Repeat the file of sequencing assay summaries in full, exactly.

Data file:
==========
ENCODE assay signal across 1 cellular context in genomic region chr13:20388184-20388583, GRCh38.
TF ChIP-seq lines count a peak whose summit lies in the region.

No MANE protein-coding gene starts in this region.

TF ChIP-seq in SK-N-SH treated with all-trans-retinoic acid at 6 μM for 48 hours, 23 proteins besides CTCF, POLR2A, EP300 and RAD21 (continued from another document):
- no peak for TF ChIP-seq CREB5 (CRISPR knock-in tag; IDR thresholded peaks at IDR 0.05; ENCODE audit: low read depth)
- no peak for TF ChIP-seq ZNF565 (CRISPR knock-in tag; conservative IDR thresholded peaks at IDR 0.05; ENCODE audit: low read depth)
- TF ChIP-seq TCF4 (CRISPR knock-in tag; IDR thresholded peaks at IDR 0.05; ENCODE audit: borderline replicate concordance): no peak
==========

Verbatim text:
ENCODE assay signal across 1 cellular context in genomic region chr13:20388184-20388583, GRCh38.
TF ChIP-seq lines count a peak whose summit lies in the region.

No MANE protein-coding gene starts in this region.

TF ChIP-seq in SK-N-SH treated with all-trans-retinoic acid at 6 μM for 48 hours, 23 proteins besides CTCF, POLR2A, EP300 and RAD21 (continued from another document):
- no peak for TF ChIP-seq CREB5 (CRISPR knock-in tag; IDR thresholded peaks at IDR 0.05; ENCODE audit: low read depth)
- no peak for TF ChIP-seq ZNF565 (CRISPR knock-in tag; conservative IDR thresholded peaks at IDR 0.05; ENCODE audit: low read depth)
- TF ChIP-seq TCF4 (CRISPR knock-in tag; IDR thresholded peaks at IDR 0.05; ENCODE audit: borderline replicate concordance): no peak